2. The buyer may take forever putting together the co-op package in a timely fashion. Also, doing the package correctly and submitting the all of the documents and fees to management.
3. Scheduling the appraisal, getting the bank appraisal and paying the fees, the inspection (optional to buyer), etc.
4. Kinowing what is going on with the buyers mortgage and not having the ability to speak with the mortgage rep and helping the buyer to get documents and fulfill conditions.
These are just a few things you will not be able to do as the seller, nor will your lawyer for the most part. If your lawyer says he or she is going to do it then it is going to cost big time at the closing table, so be careful.
But the next steps now is that your attorney is going to draw up a contract and send it out to the buyers lawyer. The buyer will go to his or her attorney to review the contract and sign and leave the down payment if he or she agrees to the terms in the contract. After you sign the contract the contract is then legally binding and the buyer will go out to look for a mortgage.
Feel free to give me a call if you need someone to represent your interests and close your deal, it's my specialty. Just visit my site and see how many co-ops I sold in a down market. I look forward to advising you for free or as a representative if necessary. Happy Thanksgiving.
Full Time Top Sales Agent
Specializing in Co-ops and Home Sales
Weichert Realtors, H.P Greenfield
Brooklyn, NY 11203
Join Me On Twitter: http://www.Twitter.com/HelpMeRhonda09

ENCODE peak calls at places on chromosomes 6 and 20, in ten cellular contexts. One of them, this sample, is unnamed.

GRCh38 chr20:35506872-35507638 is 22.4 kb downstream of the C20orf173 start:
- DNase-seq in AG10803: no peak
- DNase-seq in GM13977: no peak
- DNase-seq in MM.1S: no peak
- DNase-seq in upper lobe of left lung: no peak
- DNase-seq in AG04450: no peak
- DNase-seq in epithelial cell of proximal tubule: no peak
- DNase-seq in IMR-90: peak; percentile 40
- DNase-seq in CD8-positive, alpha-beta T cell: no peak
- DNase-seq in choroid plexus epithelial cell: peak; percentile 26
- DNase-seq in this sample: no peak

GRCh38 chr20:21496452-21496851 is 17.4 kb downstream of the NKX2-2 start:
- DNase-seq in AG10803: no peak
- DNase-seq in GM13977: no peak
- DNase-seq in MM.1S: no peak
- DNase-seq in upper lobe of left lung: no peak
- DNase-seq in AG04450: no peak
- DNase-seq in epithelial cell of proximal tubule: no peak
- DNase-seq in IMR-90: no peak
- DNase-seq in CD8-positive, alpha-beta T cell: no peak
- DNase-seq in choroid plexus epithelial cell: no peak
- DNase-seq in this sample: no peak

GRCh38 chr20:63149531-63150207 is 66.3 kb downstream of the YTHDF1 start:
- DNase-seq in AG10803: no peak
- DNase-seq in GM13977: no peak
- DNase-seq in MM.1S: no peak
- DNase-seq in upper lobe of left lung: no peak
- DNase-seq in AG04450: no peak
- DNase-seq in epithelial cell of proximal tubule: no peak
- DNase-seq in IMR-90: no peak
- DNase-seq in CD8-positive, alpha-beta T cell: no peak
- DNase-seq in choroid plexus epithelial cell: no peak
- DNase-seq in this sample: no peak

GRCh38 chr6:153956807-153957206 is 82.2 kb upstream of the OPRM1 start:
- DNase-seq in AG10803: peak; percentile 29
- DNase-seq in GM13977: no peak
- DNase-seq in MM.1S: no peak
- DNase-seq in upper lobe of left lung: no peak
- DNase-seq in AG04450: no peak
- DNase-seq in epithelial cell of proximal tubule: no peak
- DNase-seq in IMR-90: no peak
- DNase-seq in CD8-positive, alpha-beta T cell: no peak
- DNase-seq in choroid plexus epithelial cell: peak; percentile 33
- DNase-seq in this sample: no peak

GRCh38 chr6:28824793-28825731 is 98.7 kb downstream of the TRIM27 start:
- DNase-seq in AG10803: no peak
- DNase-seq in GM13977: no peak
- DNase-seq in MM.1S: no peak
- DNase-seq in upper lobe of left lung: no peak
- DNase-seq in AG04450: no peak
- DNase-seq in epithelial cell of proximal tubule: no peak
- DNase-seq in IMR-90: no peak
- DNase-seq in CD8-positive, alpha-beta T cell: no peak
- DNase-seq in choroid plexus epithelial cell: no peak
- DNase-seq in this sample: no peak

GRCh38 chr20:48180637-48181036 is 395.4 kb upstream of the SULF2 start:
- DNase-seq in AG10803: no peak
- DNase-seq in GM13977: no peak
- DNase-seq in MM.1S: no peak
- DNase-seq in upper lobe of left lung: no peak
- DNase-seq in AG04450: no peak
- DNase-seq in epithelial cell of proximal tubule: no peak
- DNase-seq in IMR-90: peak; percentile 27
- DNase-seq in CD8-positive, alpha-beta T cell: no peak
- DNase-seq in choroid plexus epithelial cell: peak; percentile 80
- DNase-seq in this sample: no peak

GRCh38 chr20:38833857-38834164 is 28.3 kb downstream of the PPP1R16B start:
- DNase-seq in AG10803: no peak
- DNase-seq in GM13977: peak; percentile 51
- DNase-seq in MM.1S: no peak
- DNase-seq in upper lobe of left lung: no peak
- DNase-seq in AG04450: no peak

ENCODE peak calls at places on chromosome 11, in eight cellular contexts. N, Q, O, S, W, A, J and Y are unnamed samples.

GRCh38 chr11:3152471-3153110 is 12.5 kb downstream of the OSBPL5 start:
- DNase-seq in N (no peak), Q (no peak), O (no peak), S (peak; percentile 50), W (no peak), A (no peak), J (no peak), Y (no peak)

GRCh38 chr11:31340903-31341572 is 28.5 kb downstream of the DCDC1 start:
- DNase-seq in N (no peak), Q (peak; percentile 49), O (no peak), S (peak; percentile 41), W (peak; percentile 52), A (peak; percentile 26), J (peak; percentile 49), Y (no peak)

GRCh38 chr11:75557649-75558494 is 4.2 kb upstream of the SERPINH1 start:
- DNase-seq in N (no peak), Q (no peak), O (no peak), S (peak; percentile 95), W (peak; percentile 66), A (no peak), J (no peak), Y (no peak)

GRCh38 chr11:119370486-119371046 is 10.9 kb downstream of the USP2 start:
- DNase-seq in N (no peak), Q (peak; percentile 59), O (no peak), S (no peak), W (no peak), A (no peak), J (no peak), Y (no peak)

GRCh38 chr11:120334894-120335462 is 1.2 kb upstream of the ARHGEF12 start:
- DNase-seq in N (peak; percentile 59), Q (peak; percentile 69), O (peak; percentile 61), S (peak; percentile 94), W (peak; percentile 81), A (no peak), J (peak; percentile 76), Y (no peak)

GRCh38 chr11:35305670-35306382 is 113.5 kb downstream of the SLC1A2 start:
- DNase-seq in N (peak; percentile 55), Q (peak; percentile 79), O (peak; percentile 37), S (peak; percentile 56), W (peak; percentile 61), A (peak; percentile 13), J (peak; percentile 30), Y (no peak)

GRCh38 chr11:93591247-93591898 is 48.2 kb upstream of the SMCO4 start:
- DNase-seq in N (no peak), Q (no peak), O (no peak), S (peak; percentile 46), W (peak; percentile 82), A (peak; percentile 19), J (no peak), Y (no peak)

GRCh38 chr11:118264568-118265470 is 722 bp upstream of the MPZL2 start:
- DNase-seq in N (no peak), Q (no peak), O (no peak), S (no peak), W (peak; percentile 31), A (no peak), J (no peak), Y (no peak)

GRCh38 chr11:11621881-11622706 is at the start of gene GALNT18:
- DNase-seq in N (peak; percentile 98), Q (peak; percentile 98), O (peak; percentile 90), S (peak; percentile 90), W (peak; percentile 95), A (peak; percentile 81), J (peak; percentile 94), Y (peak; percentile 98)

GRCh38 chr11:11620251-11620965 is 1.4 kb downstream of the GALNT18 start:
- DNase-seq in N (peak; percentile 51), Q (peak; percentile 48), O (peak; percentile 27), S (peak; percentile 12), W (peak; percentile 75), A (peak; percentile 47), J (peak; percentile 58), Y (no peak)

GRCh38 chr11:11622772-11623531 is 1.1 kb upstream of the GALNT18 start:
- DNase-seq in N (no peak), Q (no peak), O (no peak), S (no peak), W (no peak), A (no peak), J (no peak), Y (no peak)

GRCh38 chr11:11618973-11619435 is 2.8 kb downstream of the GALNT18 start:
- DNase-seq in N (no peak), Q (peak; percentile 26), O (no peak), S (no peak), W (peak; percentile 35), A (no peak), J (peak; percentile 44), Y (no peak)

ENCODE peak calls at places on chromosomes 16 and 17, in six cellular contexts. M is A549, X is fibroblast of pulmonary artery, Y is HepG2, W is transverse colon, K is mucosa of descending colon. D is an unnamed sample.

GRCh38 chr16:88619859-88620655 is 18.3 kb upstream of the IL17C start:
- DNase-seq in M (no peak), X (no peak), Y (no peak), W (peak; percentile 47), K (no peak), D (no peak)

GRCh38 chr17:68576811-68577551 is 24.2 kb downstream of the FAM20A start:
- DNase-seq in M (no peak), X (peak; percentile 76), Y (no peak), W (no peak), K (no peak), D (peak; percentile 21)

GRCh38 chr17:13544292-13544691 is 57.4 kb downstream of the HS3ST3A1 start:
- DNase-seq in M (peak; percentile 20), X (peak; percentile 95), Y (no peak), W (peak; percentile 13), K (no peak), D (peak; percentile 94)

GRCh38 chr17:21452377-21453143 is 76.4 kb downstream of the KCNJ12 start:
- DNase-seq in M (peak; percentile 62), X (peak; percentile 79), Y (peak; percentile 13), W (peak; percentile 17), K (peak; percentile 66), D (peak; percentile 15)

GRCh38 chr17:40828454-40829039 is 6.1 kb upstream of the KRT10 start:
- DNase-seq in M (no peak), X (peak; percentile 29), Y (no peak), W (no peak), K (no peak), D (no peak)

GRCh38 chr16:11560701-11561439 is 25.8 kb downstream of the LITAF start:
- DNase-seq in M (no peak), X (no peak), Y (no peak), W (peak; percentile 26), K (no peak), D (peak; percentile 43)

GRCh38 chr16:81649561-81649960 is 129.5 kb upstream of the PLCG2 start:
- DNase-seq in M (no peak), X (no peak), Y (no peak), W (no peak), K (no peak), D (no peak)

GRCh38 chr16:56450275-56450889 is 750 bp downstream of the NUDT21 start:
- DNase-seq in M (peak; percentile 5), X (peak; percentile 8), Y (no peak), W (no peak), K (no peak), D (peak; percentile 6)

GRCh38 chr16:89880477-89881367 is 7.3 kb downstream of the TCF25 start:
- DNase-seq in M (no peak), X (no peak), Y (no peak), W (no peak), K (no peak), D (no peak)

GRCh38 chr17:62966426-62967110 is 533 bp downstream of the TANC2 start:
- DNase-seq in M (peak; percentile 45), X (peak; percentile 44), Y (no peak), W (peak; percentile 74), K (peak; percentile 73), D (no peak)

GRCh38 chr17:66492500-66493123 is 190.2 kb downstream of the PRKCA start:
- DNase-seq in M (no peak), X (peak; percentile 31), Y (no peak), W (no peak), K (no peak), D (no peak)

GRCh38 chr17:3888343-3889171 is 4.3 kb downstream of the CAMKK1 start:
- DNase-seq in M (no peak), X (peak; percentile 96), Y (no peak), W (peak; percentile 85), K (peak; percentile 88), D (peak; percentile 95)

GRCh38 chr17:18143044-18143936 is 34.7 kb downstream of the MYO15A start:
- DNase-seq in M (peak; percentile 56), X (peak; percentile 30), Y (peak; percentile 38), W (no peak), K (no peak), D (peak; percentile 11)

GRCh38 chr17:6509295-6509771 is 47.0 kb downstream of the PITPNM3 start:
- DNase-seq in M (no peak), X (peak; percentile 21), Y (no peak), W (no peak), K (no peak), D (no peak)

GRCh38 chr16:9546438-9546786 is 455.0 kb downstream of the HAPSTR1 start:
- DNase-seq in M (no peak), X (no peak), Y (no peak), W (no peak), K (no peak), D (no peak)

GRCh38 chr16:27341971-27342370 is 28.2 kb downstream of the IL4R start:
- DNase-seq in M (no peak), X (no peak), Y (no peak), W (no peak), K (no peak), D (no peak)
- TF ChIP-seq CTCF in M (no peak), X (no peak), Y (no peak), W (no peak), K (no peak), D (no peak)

Here's part of a general list I created...hope it helps:
SELLING YOUR HOME (an Overview)
5. Broker finds a buyer. Buyer usually makes an offer by submitting a real estate binder.
Real Estate Binder- An agreement intended to evidence a modest payment toward the purchase of real estate as evidence of good faith on the part of the purchaser and acceptance by the seller. (A real estate document generally used in residential transactions).
6. Seller accepts or rejects the offer.
7. Assuming the offer is accepted, the buyer typically hires an engineer/home inspector.**
8. Once both parties have agreed to move forward, the seller's attorney drafts and sends a proposed contract to Buyer's attorney.
9. Contract terms are negotiated by the attorneys.
10. An executed contract and down payment are returned to the Seller's attorney. Seller signs and returns same to buyer's attorney.
11. Buyer's attorney orders a title examination & survey.
12. Once all issues are resolved a real estate closing is set.
Real estate closing- The transfer of the real estate title from seller to buyer according to the sales contract. All parties, as well as a title closer and bank attorney, arrive to consummate the transaction. The buyer receives the title and keys to the real estate and the seller receives the balance of the purchase price.
*The above is merely an overview of a real estate transaction. Additional and/or different steps may be required during a particular transaction. This is not legal advice.
**The inspection can be done after step 10 if the parties agree. This is usually accomplished by placing an "Inspection contingency" into the contract.
Robbie L. Vaughn,
Long Island Real Estate and Bankruptcy Lawyer
70 West Main St.
East Islip, NY 11730
No Attorney-Client or Broker-Client relationship is formed until we have a signed agreement. This is not intended as legal advice. Please verify any and all information provided to you.